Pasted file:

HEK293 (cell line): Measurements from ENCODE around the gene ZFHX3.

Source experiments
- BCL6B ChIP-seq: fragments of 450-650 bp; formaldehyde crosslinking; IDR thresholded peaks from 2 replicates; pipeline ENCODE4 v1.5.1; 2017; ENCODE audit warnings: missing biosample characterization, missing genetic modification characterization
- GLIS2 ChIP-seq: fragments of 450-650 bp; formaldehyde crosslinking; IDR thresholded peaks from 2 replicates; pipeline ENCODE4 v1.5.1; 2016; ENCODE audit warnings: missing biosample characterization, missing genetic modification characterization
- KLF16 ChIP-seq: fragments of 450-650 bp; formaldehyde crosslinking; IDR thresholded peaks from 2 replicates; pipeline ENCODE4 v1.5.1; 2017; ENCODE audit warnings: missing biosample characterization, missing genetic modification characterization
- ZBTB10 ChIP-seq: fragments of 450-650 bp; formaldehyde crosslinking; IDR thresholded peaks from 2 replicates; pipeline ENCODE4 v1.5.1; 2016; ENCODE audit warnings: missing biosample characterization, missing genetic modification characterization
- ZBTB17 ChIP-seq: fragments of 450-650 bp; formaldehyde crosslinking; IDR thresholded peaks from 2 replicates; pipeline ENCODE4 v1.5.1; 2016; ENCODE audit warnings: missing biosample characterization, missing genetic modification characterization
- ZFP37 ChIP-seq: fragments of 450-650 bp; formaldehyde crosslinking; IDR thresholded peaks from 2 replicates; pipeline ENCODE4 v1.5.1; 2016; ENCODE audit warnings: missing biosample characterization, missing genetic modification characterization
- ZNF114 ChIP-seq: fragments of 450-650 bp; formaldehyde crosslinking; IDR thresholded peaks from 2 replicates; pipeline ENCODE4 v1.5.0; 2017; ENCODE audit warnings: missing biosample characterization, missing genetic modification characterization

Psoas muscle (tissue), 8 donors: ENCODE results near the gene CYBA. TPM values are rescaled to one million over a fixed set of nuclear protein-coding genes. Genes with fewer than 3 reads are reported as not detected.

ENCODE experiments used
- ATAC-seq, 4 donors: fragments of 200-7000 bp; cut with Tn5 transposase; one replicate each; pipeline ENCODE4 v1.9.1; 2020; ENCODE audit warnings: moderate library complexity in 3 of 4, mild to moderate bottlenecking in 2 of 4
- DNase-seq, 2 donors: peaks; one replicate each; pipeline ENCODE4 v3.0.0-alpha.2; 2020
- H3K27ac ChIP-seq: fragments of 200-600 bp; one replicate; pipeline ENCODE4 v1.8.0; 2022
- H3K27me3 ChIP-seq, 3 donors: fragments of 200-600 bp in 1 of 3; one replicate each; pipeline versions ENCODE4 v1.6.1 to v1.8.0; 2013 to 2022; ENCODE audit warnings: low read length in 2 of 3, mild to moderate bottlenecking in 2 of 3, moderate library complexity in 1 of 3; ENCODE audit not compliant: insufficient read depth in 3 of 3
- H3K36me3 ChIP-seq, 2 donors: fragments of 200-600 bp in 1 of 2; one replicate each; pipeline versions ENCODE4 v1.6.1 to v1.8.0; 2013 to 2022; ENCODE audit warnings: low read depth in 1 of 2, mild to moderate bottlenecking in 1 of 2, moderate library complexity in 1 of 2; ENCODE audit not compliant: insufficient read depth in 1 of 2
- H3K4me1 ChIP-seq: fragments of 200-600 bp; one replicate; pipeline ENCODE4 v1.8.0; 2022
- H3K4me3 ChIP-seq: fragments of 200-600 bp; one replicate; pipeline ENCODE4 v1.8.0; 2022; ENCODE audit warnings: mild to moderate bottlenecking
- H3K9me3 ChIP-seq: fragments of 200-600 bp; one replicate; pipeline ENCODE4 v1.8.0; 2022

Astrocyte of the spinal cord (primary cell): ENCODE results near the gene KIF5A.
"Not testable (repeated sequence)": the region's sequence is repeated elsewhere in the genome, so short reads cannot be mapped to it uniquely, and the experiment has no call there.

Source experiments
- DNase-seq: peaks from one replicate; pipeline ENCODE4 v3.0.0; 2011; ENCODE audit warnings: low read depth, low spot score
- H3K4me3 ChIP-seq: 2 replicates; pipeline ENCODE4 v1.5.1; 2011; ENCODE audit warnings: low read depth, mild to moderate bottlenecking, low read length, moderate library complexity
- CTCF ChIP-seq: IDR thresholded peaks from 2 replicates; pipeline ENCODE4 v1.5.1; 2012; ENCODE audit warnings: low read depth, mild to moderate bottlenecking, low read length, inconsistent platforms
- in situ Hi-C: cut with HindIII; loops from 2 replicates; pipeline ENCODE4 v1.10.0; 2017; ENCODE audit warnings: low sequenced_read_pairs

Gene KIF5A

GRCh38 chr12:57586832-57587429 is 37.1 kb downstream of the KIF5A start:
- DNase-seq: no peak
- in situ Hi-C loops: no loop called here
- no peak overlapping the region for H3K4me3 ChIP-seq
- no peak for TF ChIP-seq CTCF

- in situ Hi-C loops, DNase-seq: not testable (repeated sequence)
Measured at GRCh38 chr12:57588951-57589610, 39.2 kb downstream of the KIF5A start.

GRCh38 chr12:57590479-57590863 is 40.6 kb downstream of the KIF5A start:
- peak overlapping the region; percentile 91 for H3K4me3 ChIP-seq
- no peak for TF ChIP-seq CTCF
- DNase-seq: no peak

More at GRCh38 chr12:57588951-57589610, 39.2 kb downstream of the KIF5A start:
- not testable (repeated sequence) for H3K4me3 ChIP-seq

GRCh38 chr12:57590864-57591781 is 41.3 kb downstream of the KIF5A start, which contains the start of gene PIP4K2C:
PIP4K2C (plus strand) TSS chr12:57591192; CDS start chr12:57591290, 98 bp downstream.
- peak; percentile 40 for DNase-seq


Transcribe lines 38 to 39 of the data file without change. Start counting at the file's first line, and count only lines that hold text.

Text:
- DNase-seq: no peak

More at GRCh38 chr12:57588951-57589610, 39.2 kb downstream of the KIF5A start: